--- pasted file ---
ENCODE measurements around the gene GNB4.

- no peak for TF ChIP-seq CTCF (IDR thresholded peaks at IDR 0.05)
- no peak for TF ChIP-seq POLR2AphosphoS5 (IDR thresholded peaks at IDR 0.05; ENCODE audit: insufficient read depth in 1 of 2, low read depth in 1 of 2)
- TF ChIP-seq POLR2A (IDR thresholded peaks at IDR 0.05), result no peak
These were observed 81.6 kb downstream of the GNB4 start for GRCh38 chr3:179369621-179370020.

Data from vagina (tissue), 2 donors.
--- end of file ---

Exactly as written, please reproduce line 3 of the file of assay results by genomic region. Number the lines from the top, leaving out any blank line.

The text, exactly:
- no peak for TF ChIP-seq POLR2AphosphoS5 (IDR thresholded peaks at IDR 0.05; ENCODE audit: insufficient read depth in 1 of 2, low read depth in 1 of 2)